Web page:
May 1, 2017 - Waxahatchee is the musical project of the Alabama-born, Philadelphia-based singer-songwriter Katie Crutchfield. Her fourth Waxahatchee album, Out in the Storm, is out July 2017 on Merge.

As told to Brandon Stosuy, 2010 words.

Tags: Music, Process, Inspiration, Identity, Focus, Anxiety.

Waxahatchee on taking your time

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You wrote us recently and mentioned how you connected to the interview we ran with Perfume Genius. Anything specific?

One thing I related to, and that I feel applies to my process, is the feeling of dread you get when you think you’re never going to be able to make something great again, or something that you love again. That’s kind of gone away for me. I used to have that all the time.

The drive to make music has always stemmed from wanting to make something that I loved, and so I was always sort of making it for myself. But that good feeling, once you do that and you have a finished product, was always clouded by this fear that I’d never be able to do it again.

As I’ve gotten older, and made a bunch of records, that’s sort of gone away. Experience, and maybe just a little bit of wisdom, has made it go away. That’s definitely progress.

Musicians are asked to be creative within a cycle. You finish a record, tour, write another record, and tour again. It’s like you have to conjure inspiration to keep things moving.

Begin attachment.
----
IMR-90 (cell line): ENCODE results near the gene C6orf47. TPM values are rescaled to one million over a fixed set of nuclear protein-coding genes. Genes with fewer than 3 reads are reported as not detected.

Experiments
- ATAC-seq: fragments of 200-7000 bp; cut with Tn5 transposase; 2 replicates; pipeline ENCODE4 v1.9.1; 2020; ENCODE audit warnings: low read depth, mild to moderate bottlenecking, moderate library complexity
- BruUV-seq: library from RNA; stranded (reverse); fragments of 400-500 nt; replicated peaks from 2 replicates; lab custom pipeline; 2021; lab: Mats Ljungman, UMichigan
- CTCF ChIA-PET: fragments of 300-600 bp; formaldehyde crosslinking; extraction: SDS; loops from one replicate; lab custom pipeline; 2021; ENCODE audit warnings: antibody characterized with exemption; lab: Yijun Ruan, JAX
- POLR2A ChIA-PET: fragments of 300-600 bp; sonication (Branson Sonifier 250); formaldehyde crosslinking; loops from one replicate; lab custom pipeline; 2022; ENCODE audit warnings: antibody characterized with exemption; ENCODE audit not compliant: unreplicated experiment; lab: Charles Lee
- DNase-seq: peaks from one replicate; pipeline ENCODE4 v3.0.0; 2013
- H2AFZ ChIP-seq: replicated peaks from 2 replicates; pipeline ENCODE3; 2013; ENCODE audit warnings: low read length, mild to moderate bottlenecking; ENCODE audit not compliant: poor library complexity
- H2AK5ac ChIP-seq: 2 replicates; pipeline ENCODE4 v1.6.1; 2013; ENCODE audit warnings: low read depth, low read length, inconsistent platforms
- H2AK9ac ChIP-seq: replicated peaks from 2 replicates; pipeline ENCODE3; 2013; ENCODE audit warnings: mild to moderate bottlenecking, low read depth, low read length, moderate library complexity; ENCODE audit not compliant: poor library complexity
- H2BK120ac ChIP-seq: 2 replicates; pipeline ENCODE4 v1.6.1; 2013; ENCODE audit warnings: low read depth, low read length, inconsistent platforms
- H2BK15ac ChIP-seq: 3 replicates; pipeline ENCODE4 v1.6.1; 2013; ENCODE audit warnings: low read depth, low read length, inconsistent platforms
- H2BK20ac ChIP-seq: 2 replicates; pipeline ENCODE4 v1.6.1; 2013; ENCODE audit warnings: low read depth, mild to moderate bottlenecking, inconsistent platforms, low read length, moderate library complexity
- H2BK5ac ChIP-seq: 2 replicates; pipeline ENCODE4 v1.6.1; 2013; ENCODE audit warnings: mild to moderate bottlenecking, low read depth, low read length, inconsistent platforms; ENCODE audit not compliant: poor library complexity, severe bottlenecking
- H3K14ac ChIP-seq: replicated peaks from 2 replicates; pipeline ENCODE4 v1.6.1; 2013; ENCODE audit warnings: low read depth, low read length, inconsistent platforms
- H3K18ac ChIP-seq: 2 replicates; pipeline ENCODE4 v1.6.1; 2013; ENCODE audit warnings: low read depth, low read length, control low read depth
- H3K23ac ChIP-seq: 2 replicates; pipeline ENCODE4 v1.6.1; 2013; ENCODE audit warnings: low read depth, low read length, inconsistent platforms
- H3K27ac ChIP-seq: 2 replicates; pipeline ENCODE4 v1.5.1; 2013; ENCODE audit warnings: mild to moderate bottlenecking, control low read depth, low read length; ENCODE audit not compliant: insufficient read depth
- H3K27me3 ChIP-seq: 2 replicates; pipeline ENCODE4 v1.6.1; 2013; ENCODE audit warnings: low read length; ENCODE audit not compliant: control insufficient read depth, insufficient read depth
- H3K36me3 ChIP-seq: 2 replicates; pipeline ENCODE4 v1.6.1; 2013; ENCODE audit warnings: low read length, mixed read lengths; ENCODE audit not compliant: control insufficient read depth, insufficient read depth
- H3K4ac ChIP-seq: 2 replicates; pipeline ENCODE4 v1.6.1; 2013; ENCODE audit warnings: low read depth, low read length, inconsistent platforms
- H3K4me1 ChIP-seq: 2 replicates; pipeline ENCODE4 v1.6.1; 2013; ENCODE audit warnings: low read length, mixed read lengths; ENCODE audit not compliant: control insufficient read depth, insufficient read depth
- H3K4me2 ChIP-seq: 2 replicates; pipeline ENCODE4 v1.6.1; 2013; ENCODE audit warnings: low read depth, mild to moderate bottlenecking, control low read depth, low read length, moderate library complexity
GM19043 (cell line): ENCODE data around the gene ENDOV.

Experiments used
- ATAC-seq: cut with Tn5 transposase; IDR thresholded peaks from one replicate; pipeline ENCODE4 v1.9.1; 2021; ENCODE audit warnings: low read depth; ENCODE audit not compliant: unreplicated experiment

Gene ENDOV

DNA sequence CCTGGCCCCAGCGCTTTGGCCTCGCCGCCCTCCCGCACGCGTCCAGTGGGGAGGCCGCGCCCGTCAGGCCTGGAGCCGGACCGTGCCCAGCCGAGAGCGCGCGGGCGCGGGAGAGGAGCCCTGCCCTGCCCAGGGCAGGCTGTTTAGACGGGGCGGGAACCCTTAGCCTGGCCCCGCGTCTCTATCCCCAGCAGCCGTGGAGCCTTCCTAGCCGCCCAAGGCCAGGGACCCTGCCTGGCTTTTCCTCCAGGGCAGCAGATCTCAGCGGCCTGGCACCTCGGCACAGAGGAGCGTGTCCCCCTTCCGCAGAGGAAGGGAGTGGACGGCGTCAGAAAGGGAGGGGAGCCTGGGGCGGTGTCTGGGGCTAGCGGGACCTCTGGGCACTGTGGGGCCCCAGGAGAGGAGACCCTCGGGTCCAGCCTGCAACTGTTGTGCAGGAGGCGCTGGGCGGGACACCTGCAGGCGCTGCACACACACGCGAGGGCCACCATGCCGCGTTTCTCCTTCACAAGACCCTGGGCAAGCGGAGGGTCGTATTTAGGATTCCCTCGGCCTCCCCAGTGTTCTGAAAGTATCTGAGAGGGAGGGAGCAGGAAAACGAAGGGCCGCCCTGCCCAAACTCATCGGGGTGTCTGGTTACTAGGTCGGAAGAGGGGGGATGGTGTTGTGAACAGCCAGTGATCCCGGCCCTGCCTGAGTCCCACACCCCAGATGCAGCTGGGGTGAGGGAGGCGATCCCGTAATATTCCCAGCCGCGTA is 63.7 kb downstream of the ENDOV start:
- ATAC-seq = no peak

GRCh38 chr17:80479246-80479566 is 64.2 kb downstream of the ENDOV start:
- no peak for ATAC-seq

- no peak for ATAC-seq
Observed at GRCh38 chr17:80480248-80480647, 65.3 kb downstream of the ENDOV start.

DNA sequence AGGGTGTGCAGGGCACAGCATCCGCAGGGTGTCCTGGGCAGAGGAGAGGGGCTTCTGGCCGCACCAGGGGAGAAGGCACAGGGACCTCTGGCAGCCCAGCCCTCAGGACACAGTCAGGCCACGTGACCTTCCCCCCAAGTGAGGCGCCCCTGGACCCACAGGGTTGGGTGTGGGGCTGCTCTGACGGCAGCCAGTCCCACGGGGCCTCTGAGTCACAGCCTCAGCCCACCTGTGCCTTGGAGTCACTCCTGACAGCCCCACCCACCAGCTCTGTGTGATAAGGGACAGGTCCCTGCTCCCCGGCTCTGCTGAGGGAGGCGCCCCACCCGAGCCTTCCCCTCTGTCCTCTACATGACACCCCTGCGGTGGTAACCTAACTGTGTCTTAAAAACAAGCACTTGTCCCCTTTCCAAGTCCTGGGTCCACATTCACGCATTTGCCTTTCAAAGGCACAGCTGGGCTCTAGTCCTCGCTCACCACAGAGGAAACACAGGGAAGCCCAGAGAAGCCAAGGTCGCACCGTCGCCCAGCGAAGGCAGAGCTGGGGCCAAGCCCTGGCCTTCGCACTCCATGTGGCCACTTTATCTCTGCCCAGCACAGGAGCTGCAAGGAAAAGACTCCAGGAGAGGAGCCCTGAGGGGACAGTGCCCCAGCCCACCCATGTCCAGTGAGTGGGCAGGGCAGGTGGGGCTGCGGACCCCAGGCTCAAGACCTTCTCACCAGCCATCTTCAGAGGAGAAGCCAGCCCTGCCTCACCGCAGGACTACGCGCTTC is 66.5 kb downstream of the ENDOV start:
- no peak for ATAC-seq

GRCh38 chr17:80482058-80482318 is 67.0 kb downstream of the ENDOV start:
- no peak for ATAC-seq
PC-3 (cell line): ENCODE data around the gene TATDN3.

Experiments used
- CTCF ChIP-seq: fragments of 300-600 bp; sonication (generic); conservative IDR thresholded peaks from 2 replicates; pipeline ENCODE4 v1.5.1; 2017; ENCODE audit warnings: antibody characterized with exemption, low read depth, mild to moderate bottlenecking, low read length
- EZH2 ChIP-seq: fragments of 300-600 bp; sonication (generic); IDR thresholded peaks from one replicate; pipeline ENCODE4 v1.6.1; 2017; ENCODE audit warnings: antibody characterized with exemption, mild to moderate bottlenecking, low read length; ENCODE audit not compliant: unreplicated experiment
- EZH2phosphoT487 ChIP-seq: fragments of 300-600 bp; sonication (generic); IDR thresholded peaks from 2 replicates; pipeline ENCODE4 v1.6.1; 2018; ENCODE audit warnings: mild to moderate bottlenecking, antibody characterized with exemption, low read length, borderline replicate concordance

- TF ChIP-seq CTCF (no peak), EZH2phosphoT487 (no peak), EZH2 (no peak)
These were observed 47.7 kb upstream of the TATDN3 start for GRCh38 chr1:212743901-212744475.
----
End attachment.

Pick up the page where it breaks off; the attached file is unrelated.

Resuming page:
I’ve definitely felt like that, like I’ve had to conjure something. Luckily, this most recent time I made a record, it was just boiling over. I needed to make it. I had everything in place to do so. But I certainly have felt that way. When you’re in a cycle and have to conjure it, you surprise yourself a lot. You go places you maybe wouldn’t normally go. There’s value in that.

When you were writing this new record, more quickly than you had in the past, were there any things you picked up that you could imagine applying to your ongoing writing process?

With the trajectory that my career’s had, I feel like I’ve always done things in the exactly same way. Even when I was a teenager before it was being called a cycle—it was still a cycle, just organically. As a young person making records, I would work, work, work on a record, then record it, tour on it a little bit and start over.

What feels different for me now is that because it’s become my whole life and job, I’ve been keeping business hours. I wake up in the morning at nine o’clock, I have breakfast and coffee, do a couple things around my house, then work on music for several hours. I know myself well enough to know that I work well in the morning and I don’t work well at night. I don’t keep late hours. I’ve learned about my peak creative hours and how I’ve been able to be more organized with it.

One thing I picked up from people I’ve talked to is the idea of momentum’s more difficult when you stop and rest. It’s a matter of maintaining a constant flow.

Definitely. When I was working on the new one, I knew when I needed to stop. I would get myself into a frustrating headspace if I pushed myself too hard and nothing was coming from it. That’s another thing—there were some days where I would wake up and get going, just push, push, push past the threshold and have to stop. I’d have to give up, because I knew if I kept going it wasn’t going to happen. I needed to put the guitar down, walk away, and come back with a fresh mind.

When you’re writing a record that’s based on personal things, like the end of a relationship, is there ever a point where it gets complicated and you want to pull back? Or when doing a record like Out in the Storm, do you just kind of say “screw it” and let it all out?